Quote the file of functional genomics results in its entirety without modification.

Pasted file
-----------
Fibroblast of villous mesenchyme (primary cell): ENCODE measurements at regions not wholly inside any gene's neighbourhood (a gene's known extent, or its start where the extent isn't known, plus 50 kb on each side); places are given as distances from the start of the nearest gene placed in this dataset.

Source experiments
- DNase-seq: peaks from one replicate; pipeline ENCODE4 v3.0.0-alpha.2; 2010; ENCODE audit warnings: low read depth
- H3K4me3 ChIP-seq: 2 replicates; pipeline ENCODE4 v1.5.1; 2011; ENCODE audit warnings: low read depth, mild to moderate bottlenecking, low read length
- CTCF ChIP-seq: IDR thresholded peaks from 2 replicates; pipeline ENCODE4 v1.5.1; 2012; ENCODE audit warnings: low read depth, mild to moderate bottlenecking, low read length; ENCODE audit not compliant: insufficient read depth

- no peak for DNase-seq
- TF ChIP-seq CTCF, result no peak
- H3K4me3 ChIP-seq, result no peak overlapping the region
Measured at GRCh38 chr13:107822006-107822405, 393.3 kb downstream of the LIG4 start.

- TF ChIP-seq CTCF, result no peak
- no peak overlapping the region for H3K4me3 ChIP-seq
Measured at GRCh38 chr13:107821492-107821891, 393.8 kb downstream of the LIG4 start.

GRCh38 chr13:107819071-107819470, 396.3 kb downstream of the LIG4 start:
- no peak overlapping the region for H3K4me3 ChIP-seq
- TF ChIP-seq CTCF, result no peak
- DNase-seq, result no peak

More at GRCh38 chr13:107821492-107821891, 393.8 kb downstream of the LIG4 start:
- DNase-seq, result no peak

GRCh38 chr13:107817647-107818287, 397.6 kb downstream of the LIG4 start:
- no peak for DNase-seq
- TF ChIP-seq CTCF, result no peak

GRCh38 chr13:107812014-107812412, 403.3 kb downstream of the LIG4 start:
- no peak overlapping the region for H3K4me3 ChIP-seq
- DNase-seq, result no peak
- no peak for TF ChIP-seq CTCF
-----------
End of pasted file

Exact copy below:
Fibroblast of villous mesenchyme (primary cell): ENCODE measurements at regions not wholly inside any gene's neighbourhood (a gene's known extent, or its start where the extent isn't known, plus 50 kb on each side); places are given as distances from the start of the nearest gene placed in this dataset.

Source experiments
- DNase-seq: peaks from one replicate; pipeline ENCODE4 v3.0.0-alpha.2; 2010; ENCODE audit warnings: low read depth
- H3K4me3 ChIP-seq: 2 replicates; pipeline ENCODE4 v1.5.1; 2011; ENCODE audit warnings: low read depth, mild to moderate bottlenecking, low read length
- CTCF ChIP-seq: IDR thresholded peaks from 2 replicates; pipeline ENCODE4 v1.5.1; 2012; ENCODE audit warnings: low read depth, mild to moderate bottlenecking, low read length; ENCODE audit not compliant: insufficient read depth

- no peak for DNase-seq
- TF ChIP-seq CTCF, result no peak
- H3K4me3 ChIP-seq, result no peak overlapping the region
Measured at GRCh38 chr13:107822006-107822405, 393.3 kb downstream of the LIG4 start.

- TF ChIP-seq CTCF, result no peak
- no peak overlapping the region for H3K4me3 ChIP-seq
Measured at GRCh38 chr13:107821492-107821891, 393.8 kb downstream of the LIG4 start.

GRCh38 chr13:107819071-107819470, 396.3 kb downstream of the LIG4 start:
- no peak overlapping the region for H3K4me3 ChIP-seq
- TF ChIP-seq CTCF, result no peak
- DNase-seq, result no peak

More at GRCh38 chr13:107821492-107821891, 393.8 kb downstream of the LIG4 start:
- DNase-seq, result no peak

GRCh38 chr13:107817647-107818287, 397.6 kb downstream of the LIG4 start:
- no peak for DNase-seq
- TF ChIP-seq CTCF, result no peak

GRCh38 chr13:107812014-107812412, 403.3 kb downstream of the LIG4 start:
- no peak overlapping the region for H3K4me3 ChIP-seq
- DNase-seq, result no peak
- no peak for TF ChIP-seq CTCF